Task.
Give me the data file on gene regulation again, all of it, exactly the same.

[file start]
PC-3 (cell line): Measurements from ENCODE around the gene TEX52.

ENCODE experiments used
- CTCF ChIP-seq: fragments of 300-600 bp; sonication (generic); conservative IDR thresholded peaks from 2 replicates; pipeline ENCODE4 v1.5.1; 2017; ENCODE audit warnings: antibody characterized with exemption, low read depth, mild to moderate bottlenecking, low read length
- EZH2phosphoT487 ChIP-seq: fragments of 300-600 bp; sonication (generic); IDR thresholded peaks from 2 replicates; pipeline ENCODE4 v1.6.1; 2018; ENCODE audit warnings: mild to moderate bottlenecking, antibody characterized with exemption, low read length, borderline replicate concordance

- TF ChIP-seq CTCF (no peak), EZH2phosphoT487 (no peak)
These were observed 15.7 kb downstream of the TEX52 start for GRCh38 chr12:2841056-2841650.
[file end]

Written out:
PC-3 (cell line): Measurements from ENCODE around the gene TEX52.

ENCODE experiments used
- CTCF ChIP-seq: fragments of 300-600 bp; sonication (generic); conservative IDR thresholded peaks from 2 replicates; pipeline ENCODE4 v1.5.1; 2017; ENCODE audit warnings: antibody characterized with exemption, low read depth, mild to moderate bottlenecking, low read length
- EZH2phosphoT487 ChIP-seq: fragments of 300-600 bp; sonication (generic); IDR thresholded peaks from 2 replicates; pipeline ENCODE4 v1.6.1; 2018; ENCODE audit warnings: mild to moderate bottlenecking, antibody characterized with exemption, low read length, borderline replicate concordance

- TF ChIP-seq CTCF (no peak), EZH2phosphoT487 (no peak)
These were observed 15.7 kb downstream of the TEX52 start for GRCh38 chr12:2841056-2841650.